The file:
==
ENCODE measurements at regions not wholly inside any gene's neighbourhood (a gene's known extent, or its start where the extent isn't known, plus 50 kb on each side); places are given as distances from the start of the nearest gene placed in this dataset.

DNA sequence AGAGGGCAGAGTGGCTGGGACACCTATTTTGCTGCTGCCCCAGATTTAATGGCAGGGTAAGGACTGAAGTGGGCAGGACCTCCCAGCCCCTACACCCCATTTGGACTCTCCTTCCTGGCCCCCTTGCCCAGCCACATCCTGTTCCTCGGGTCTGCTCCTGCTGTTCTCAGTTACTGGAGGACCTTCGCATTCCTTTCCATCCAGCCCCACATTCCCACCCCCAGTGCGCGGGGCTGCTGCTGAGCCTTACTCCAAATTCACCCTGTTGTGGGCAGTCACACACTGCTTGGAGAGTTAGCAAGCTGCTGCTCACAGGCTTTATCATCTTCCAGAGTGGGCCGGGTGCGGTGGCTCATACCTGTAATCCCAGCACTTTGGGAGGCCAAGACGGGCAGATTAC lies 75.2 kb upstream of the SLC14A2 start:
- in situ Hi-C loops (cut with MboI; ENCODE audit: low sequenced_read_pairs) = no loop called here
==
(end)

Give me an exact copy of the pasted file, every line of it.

ENCODE measurements at regions not wholly inside any gene's neighbourhood (a gene's known extent, or its start where the extent isn't known, plus 50 kb on each side); places are given as distances from the start of the nearest gene placed in this dataset.

DNA sequence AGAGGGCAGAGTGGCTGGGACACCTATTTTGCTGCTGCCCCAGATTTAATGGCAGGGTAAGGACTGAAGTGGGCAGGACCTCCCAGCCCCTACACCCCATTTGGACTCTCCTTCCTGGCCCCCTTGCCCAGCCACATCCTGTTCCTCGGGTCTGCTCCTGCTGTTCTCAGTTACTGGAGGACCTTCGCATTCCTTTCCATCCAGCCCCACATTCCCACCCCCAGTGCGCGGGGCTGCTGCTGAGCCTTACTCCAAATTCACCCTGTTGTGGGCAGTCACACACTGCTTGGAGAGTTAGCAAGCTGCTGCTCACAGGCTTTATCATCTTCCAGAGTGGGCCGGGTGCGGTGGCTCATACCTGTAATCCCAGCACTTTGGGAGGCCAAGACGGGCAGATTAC lies 75.2 kb upstream of the SLC14A2 start:
- in situ Hi-C loops (cut with MboI; ENCODE audit: low sequenced_read_pairs) = no loop called here